From Divorce lawyer to bricklayer

From Divorce lawyer to bricklayer

Digital Magazine – Womanthology interviews Divorce Expert and Founder of Divorce Negotiator, Carol Sullivan, to get an insight into her inspirational story. Read the exclusive interview here.

From divorce lawyer to bricklayer, carpenter and plumber: If you want something done properly, sometimes you have to do it yourself – Carol Sullivan, Founder of Divorce Negotiator

Carol Sullivan is a divorce lawyer based in Hampshire who enrolled on a week-long bricklaying course after rouge builders cost her £160,000. Faced with having to demolish her home, Carol decided her only option was to carry out the construction work on the house herself. She also learnt basic carpentry and plumbing in order to get the work done, eventually recouping all her costs and turning a profit on the value of her home.

Divorce negotiator

Carol Sullivan

“…I worked on the house in the mornings and on client work for my law firm in the afternoons and evenings. It was the push of paying a large mortgage on a property we were unable to live in that drove me…”

Carol, please can you tell us about your career to date and what made you want to become.a divorce lawyer?

I believe I have an entrepreneurial personality as I have had a couple of business during my life. It was in 1994 when I decided to put myself back into education.and take a law degree through the Institute of Legal Executives at Basingstoke College. I loved the course. Our tutor was a district judge from Basingstoke County Court and he made the subject, even land law interesting. Criminal and matrimonial is what interested me the most.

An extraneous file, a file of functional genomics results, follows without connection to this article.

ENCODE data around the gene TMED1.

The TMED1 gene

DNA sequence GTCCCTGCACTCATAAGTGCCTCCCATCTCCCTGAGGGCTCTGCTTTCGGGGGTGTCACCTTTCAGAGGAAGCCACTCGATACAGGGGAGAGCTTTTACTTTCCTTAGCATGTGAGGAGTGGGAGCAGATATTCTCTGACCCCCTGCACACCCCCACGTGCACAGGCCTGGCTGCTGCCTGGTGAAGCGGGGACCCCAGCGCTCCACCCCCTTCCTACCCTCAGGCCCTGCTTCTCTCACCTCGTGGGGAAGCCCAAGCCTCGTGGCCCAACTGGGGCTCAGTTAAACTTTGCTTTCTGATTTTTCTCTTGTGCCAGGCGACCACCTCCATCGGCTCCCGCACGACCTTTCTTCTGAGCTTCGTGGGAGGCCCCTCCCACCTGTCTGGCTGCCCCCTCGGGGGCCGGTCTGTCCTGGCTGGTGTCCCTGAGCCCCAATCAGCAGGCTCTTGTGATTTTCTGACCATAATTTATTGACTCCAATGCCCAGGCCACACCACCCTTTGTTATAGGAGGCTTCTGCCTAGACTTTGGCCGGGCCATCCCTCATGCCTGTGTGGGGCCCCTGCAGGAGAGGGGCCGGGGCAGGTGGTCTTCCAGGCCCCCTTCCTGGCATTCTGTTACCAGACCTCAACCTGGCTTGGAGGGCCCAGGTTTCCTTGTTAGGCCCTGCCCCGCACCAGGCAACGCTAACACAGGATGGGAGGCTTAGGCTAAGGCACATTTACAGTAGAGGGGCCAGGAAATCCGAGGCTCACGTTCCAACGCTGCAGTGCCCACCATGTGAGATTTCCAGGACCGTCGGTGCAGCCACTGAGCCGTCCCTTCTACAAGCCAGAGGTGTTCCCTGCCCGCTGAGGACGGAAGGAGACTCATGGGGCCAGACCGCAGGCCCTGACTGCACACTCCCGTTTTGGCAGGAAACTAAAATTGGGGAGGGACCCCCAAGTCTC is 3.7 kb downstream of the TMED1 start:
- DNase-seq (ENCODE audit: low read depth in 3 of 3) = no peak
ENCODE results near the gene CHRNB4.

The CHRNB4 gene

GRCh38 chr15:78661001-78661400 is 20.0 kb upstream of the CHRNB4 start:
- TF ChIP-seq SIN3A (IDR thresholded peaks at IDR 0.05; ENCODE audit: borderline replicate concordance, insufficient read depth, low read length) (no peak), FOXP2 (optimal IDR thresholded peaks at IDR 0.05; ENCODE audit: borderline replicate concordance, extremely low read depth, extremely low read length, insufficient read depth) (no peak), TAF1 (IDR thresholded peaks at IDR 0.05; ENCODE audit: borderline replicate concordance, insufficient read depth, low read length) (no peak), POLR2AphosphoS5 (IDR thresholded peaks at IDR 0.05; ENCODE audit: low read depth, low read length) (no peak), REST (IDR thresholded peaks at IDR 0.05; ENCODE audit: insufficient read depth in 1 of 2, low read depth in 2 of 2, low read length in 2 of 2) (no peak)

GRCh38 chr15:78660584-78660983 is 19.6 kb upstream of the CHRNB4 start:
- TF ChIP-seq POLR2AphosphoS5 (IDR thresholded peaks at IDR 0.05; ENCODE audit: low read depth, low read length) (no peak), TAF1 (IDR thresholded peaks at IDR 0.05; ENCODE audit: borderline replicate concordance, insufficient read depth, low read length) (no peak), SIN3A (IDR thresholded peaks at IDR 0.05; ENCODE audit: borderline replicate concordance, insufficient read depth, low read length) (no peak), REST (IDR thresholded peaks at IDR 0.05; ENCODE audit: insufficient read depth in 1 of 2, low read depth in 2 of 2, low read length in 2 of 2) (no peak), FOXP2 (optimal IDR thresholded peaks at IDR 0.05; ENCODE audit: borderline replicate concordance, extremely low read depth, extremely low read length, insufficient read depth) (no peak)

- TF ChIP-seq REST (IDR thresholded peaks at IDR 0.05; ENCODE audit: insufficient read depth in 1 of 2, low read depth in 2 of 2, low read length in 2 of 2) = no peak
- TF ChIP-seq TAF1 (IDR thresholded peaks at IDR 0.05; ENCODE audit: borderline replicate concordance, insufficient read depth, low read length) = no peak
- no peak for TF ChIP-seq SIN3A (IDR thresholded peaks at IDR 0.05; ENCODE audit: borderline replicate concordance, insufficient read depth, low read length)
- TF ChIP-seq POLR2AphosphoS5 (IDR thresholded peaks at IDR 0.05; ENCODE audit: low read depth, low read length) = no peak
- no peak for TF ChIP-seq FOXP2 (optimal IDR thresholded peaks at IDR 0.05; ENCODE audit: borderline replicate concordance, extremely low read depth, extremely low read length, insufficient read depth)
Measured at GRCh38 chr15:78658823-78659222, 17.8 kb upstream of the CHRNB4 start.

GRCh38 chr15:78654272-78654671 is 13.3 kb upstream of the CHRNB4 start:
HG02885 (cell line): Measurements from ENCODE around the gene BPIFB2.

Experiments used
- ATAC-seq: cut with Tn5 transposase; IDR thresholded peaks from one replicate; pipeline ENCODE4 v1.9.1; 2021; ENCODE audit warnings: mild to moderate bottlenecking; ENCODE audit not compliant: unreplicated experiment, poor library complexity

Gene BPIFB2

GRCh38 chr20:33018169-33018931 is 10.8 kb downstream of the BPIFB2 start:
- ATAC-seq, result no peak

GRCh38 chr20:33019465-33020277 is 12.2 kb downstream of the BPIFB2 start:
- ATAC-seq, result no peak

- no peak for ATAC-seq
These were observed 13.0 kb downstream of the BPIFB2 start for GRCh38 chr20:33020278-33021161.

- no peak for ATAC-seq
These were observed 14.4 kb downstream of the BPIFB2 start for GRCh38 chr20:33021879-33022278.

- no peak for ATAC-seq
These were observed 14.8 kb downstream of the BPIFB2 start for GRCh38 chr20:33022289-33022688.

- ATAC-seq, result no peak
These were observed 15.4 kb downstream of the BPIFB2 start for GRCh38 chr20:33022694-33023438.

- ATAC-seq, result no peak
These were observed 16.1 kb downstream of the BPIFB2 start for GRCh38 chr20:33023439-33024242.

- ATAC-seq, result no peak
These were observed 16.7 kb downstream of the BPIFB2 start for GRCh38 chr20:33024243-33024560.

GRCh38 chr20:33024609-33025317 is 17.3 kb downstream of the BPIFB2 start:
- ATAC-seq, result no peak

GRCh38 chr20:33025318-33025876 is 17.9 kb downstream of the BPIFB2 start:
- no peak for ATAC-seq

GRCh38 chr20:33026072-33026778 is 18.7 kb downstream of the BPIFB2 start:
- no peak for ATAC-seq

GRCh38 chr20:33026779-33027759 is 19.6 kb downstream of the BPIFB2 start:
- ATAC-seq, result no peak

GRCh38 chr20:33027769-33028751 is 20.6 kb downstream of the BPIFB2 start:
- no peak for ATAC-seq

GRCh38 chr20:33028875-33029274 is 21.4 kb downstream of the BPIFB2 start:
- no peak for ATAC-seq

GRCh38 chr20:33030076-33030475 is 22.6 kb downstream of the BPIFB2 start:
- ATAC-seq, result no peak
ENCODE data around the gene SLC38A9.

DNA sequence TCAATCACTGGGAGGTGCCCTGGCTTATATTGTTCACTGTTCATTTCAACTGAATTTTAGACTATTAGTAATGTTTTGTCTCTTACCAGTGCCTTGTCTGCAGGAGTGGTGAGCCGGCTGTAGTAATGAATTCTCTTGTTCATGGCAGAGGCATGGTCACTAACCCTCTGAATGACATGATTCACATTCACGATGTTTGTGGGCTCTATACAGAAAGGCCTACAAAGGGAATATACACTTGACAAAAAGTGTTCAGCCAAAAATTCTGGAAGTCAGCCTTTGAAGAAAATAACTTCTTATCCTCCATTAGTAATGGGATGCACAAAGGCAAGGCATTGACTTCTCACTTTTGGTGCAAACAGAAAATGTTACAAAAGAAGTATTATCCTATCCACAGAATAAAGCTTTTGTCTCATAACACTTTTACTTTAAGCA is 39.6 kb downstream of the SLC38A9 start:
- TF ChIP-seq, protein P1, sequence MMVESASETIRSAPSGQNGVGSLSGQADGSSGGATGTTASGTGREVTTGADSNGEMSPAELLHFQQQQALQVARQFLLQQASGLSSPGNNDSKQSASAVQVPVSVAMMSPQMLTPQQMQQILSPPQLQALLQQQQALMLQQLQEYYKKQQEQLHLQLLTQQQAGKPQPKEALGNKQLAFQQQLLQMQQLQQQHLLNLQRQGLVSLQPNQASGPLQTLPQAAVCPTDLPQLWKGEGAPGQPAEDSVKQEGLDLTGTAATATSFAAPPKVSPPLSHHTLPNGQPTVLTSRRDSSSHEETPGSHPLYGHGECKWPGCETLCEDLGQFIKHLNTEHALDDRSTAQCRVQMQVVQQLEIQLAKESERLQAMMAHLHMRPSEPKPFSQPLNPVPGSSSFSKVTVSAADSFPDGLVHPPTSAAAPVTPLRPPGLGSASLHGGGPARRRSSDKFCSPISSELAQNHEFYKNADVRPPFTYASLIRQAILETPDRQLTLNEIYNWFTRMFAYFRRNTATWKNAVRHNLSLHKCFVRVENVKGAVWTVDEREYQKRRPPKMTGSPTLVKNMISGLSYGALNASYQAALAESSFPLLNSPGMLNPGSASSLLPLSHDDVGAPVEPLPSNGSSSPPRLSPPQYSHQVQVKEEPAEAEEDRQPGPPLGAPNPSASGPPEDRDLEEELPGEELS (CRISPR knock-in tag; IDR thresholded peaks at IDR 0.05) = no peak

Once completed I took a position at the CPS (Crown Prosecution Service). Like many civil service industries, it needed a good shake up, so.I left and found myself a position as a manager for a construction company. It can be hard for a woman in a male dominated industry.but I enjoyed it and gained respect after a couple of years.

My daughter was killed in 2004 and my world fell apart. It was the year of the Tsunami and in 2005.I went to work out in Sri Lanka to help them build their lives again. It was helping me build mine too.

In 2009 and after a horrible divorce I looked into amicable divorces. Did couples want such a thing and was there a need for it? How big was the industry and how many people get divorced? I got to work on my business and in 2010 I started my firm, Divorce Negotiator.

Three years ago you set about renovating your own home after rogue builders let you down. Please can you tell us more?

Divorce NegotiatorI was determined to get the work done by any means necessary so I enrolled on a construction course and I had one week of tuition at a local college, working 9-5 and I set to work. I worked on the house in the mornings and on client work for my law firm in the afternoons and evenings. It was the push of paying a large mortgage on a property we were unable to live in that drove me.

There have been many challenges, but.the hardest part of the project was definitely lifting steel joists.

There was also no real feeling of completing the it was still a builders site when we moved back in. I said I would finish it by 2020 and I am probably going to be right. There are still skirting boards, flooring and bedrooms to do.

There’s a big drive to get more women into construction. What would you say to those who say that women can’t carry out this type of work?

If the need to survive is there any woman can do it.

If you could improve construction training to make it more female friendly what would you do?

I am not sure I agree it is unfriendly. I remember hearing a story when I was Chairperson of the Thames Valley Electrical Construction Association.and a parent told me that the school had taken a group of 15-year olds.out to a construction site the previous day. When the children were all back on the coach travelling back to school the teacher said over the mic: “Now that is where you will end up if you don’t work hard at school.” 

Divorce negotiatorIt can often be a dirty industry but you will never be out of work and your starting salary is good with people earning £40,000 for being an electrical supervisor or a mechanical engineer – not a bad wage!

From Divorce lawyer to bricklayer was last modified: August 6th, 2019 by Carol Sullivan

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